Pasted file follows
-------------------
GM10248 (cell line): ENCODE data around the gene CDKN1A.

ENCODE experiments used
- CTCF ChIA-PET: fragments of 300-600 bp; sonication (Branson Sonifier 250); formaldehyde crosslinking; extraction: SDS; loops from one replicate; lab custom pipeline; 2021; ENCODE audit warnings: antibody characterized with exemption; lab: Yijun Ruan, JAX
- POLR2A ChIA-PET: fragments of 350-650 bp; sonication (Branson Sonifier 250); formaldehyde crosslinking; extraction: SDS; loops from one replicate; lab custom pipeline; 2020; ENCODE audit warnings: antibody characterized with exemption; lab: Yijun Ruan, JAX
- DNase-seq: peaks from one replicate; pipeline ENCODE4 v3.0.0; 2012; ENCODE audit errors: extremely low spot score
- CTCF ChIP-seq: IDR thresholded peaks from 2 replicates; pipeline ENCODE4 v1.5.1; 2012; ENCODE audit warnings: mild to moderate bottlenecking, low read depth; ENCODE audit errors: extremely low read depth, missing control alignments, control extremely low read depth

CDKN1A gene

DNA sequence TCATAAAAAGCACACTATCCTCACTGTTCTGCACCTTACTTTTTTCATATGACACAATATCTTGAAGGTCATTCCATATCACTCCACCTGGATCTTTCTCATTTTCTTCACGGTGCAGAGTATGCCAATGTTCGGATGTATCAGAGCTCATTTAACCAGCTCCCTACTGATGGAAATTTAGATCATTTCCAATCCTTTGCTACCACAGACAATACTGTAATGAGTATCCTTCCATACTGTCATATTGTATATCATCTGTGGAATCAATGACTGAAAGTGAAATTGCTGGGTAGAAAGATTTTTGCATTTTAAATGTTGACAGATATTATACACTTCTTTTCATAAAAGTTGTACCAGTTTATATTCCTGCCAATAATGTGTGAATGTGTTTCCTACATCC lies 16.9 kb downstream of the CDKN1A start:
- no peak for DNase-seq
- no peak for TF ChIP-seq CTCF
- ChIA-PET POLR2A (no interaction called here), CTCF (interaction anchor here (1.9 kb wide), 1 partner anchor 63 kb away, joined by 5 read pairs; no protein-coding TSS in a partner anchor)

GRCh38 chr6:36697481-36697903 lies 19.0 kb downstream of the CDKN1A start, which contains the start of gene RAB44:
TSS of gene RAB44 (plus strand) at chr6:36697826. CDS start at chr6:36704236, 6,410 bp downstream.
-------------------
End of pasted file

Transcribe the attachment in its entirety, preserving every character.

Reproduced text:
GM10248 (cell line): ENCODE data around the gene CDKN1A.

ENCODE experiments used
- CTCF ChIA-PET: fragments of 300-600 bp; sonication (Branson Sonifier 250); formaldehyde crosslinking; extraction: SDS; loops from one replicate; lab custom pipeline; 2021; ENCODE audit warnings: antibody characterized with exemption; lab: Yijun Ruan, JAX
- POLR2A ChIA-PET: fragments of 350-650 bp; sonication (Branson Sonifier 250); formaldehyde crosslinking; extraction: SDS; loops from one replicate; lab custom pipeline; 2020; ENCODE audit warnings: antibody characterized with exemption; lab: Yijun Ruan, JAX
- DNase-seq: peaks from one replicate; pipeline ENCODE4 v3.0.0; 2012; ENCODE audit errors: extremely low spot score
- CTCF ChIP-seq: IDR thresholded peaks from 2 replicates; pipeline ENCODE4 v1.5.1; 2012; ENCODE audit warnings: mild to moderate bottlenecking, low read depth; ENCODE audit errors: extremely low read depth, missing control alignments, control extremely low read depth

CDKN1A gene

DNA sequence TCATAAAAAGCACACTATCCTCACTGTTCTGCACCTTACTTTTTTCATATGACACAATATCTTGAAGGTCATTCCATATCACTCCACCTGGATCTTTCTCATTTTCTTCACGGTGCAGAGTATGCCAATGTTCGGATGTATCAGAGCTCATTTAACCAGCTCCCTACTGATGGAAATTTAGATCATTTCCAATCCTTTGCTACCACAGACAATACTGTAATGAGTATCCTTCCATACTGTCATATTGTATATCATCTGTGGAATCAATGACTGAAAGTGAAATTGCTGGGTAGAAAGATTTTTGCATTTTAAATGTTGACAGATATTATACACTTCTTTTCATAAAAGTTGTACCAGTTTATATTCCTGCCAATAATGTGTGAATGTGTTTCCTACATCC lies 16.9 kb downstream of the CDKN1A start:
- no peak for DNase-seq
- no peak for TF ChIP-seq CTCF
- ChIA-PET POLR2A (no interaction called here), CTCF (interaction anchor here (1.9 kb wide), 1 partner anchor 63 kb away, joined by 5 read pairs; no protein-coding TSS in a partner anchor)

GRCh38 chr6:36697481-36697903 lies 19.0 kb downstream of the CDKN1A start, which contains the start of gene RAB44:
TSS of gene RAB44 (plus strand) at chr6:36697826. CDS start at chr6:36704236, 6,410 bp downstream.